John Ferren. Salt of the Earth, Conscience of the Court: The Story of Justice Wiley Rutledge. Chapel Hill: University of North Carolina Press, 2004. 592 pp. $45.00 (cloth), ISBN 978-0-8078-2866-3.
Reviewed by Louis H. Pollak (U.S. District Judge for the Eastern District of Pennsylvania)
Published on H-Law (November, 2006)
In Salt of the Earth, Conscience of the Court: The Story of Justice Wiley Rutledge, John Ferren has crafted an important work--a major contribution to the notably short shelf of outstanding judicial biographies. Given that Ferren is himself a working judge--a respected member of the District of Columbia Court of Appeals--it is hardly surprising that his research and writing, carried out in what may euphemistically be called the author's spare time, took ten years. In the opening paragraph of his acknowledgments, Ferren explains what the catalyst was for his adventure in biography. As a college senior, he had written a term paper on Colonel House, Woodrow Wilson's eminence grise, and from there on Ferren had wanted to write a full-scale biography of a significant public figure. Finally, in the mid-1990's, some thirty years after tracking the elusive Colonel House, Ferren undertook the pursuit of bigger game. First he talked over his long-standing interest in biography with his friend Andrew Kaufman, the Harvard Law School scholar whose luminous biography of Cardozo was soon to be published. Kaufman was strongly encouraging, and suggested that Ferren take counsel with Dr. David Wigdor, a senior curator of manuscripts at the Library of Congress. Wigdor, instantly supportive, was quick to respond: "Justice Wiley Rutledge." The Rutledge papers, including "a prolific correspondence," were at the Library of Congress. Moreover, Ferren notes, "I had always respected Justice Rutledge's jurisprudence; I noted with interest that he had been dean of law schools in Missouri and Iowa, states where I had roots; and, it was clear, the justice and his service on the Supreme Court during the 1940s had not received comprehensive study" (p. 543). When Kaufman concurred in Wigdor's marching orders, Ferren decided to go ahead--a decision bolstered by Ferren's discovery, on first scanning the Rutledge Papers, that another member of the Harvard Law School faculty with whom he was acquainted, corporate specialist Victor Brudney, had been Rutledge's first law clerk. The planets seemed aligned in favor of the project.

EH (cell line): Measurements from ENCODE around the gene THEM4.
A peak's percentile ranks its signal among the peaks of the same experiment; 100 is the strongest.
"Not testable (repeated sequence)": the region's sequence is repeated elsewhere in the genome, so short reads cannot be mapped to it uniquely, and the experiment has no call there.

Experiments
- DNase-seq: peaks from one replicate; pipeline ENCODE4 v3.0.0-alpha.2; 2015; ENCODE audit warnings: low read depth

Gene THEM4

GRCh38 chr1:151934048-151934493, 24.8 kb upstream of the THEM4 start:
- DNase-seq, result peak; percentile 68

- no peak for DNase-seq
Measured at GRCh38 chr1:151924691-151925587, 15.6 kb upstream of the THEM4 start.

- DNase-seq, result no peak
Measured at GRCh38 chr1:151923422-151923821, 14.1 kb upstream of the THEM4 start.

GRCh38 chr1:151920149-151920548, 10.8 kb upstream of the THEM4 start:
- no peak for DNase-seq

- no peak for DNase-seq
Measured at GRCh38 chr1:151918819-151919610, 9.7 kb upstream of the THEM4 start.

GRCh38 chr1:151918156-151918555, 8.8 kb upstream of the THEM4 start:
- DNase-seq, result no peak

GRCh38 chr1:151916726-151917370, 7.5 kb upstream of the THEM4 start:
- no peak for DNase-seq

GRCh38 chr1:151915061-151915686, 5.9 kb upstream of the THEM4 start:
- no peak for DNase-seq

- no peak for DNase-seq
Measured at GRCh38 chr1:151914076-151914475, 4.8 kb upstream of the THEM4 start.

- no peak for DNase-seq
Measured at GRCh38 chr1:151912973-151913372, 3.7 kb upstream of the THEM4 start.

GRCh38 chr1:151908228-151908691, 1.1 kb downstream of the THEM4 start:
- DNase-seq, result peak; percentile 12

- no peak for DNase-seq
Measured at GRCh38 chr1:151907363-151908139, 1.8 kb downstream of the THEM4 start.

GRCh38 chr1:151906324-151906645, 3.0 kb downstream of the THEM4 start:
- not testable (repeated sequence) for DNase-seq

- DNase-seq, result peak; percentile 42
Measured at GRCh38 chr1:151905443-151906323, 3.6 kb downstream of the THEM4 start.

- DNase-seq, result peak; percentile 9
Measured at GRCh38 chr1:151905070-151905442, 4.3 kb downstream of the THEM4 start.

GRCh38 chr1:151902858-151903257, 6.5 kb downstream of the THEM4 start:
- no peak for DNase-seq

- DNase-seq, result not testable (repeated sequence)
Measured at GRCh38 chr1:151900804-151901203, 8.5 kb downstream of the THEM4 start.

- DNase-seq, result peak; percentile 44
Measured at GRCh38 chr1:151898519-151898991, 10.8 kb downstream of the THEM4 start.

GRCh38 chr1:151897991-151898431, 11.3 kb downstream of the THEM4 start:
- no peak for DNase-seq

One may also surmise--but Ferren is far too modest to have mentioned anything of the sort--that an added ingredient of Ferren's interest in Rutledge may well have been the fact that, for the four years (1939-1943) preceding Rutledge's appointment to the Supreme Court, Rutledge was a judge of the Court of Appeals of the District of Columbia--the court which, while Rutledge was still a member of it, was renamed the United States Court of Appeals for the District of Columbia Circuit. At the time of Rutledge's appointment the Court of Appeals had a dual role: it was the "D.C. Circuit," as we know it today, reviewing the federal district courts of the District of Columbia and sitting atop many of the federal regulatory agencies. But it was also the highest court of the District of Columbia's local court system, fashioning the governing law of the District in exactly the way (to take two immediately adjacent examples) the Supreme Court of Maryland and the Virginia Court of Appeals, weaving local common law and local statute law, function as the ultimate arbiters of the law of those states. Some thirty-five years ago the D.C. Circuit was relieved of the burden of serving as the District of Columbia's Supreme Court. That important local jurisdiction is now lodged in the District of Columbia Court of Appeals, the court on which Ferren serves. It seems not impossible that Ferren sees himself and his colleagues as, in a real sense, institutional heirs of a judge who, for example, in 1942 wrote the en banc D.C. Circuit opinion jettisoning the charitable immunity that had for decades insulated District of Columbia hospitals from tort liability.